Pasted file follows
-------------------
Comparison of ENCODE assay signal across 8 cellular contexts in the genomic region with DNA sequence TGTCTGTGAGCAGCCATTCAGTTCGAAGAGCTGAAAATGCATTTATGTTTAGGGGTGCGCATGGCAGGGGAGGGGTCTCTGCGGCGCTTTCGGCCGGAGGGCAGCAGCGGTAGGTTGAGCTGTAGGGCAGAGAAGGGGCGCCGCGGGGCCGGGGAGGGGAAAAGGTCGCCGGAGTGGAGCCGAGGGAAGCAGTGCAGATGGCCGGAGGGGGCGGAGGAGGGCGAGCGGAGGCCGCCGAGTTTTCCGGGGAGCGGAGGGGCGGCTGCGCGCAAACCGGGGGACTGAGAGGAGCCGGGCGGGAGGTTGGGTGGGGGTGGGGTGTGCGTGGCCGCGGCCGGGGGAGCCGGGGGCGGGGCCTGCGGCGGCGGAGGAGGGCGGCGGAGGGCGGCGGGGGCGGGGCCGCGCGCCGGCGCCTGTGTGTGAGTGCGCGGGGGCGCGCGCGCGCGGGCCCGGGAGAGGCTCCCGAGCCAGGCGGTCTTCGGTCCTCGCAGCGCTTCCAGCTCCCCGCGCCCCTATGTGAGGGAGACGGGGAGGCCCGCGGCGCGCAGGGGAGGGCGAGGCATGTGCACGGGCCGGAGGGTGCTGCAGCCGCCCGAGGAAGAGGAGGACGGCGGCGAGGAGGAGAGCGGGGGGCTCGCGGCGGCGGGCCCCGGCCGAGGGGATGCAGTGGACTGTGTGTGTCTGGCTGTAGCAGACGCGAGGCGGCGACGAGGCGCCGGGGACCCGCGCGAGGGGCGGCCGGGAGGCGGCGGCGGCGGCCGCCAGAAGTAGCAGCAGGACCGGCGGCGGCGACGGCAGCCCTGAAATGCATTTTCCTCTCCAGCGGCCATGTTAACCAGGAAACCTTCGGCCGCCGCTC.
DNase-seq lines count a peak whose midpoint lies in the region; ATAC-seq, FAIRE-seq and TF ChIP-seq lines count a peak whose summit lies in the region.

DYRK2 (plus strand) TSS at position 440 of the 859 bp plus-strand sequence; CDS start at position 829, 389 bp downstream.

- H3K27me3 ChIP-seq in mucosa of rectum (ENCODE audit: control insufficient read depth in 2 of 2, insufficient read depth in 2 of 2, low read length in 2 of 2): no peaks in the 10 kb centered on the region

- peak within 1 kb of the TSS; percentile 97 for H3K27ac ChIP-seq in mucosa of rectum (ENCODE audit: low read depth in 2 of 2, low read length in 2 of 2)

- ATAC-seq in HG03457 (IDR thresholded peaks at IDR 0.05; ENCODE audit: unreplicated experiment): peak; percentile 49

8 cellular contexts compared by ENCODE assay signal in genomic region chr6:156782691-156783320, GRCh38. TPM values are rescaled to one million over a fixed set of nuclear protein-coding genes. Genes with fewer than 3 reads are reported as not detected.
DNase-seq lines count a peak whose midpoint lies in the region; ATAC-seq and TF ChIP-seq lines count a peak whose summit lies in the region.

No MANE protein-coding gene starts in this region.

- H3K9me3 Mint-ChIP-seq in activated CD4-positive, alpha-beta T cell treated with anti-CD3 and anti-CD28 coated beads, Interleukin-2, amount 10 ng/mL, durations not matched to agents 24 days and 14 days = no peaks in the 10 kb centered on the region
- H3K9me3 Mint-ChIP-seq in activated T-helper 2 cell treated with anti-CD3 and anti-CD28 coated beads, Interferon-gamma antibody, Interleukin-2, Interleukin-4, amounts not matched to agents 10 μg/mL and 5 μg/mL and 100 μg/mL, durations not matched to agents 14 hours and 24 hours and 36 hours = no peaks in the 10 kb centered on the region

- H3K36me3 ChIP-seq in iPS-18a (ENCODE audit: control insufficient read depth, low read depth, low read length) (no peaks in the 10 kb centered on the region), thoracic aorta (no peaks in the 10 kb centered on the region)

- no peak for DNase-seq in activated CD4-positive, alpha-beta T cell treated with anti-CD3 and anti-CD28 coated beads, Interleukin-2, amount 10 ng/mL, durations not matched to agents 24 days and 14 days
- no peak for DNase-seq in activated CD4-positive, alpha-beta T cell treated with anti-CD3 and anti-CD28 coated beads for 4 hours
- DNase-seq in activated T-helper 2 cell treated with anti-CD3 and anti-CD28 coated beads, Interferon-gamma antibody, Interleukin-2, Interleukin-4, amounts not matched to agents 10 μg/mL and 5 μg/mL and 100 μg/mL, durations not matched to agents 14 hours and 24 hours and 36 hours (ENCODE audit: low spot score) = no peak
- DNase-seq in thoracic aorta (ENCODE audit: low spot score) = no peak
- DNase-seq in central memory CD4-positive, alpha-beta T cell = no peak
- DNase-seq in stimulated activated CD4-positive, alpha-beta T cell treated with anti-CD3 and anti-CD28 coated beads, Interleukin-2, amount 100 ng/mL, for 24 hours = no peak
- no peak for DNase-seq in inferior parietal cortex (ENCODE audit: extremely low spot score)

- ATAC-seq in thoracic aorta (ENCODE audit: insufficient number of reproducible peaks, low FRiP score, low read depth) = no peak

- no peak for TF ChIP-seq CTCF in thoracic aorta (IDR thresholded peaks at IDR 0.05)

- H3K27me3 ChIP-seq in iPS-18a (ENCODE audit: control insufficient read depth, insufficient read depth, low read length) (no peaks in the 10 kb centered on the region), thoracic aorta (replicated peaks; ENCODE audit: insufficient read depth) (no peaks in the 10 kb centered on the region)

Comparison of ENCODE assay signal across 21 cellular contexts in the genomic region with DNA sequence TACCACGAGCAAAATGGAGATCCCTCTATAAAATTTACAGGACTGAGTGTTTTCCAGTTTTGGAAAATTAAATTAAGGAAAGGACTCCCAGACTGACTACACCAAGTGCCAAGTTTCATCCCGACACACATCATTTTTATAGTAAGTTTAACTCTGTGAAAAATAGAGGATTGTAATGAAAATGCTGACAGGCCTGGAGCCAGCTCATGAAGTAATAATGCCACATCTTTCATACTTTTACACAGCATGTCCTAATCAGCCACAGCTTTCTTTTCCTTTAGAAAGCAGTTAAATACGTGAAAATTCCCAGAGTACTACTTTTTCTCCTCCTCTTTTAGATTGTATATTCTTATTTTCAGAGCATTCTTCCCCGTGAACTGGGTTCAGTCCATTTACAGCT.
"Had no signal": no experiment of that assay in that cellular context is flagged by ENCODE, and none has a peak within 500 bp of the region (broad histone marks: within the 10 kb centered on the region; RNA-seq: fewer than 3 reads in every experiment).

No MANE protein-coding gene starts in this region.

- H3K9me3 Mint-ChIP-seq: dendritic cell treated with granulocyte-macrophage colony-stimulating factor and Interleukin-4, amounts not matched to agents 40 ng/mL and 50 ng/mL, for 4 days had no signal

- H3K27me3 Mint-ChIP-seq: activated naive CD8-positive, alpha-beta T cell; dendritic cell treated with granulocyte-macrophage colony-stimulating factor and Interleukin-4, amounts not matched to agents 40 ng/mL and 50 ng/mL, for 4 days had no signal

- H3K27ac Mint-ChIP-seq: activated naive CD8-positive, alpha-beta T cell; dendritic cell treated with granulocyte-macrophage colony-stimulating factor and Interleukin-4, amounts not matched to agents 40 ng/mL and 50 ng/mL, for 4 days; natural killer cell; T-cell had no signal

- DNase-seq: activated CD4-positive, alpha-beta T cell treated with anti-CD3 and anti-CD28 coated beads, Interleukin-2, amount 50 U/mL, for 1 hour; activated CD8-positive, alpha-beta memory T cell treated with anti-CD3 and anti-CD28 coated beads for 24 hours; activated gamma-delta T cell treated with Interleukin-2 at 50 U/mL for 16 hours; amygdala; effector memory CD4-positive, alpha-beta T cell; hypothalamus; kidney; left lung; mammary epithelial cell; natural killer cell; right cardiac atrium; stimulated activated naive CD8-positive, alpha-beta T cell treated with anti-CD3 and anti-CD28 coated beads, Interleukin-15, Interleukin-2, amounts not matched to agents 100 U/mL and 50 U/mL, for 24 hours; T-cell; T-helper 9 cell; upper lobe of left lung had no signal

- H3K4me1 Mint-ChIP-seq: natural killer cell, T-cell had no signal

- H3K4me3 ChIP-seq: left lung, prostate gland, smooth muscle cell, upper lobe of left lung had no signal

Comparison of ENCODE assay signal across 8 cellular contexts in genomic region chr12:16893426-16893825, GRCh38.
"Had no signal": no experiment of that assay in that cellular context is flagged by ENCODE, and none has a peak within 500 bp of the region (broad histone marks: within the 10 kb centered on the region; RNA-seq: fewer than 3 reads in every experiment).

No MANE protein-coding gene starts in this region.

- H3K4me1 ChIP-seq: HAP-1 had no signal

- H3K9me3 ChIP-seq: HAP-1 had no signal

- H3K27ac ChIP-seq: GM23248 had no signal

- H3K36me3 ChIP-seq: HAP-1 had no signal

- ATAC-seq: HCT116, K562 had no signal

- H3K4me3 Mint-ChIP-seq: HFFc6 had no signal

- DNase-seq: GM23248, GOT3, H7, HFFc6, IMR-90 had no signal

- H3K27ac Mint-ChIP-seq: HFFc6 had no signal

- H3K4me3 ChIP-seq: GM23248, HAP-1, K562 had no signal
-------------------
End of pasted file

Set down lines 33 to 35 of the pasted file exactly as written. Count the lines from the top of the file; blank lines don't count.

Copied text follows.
"Had no signal": no experiment of that assay in that cellular context is flagged by ENCODE, and none has a peak within 500 bp of the region (broad histone marks: within the 10 kb centered on the region; RNA-seq: fewer than 3 reads in every experiment).

No MANE protein-coding gene starts in this region.

- H3K4me1 ChIP-seq: HAP-1 had no signal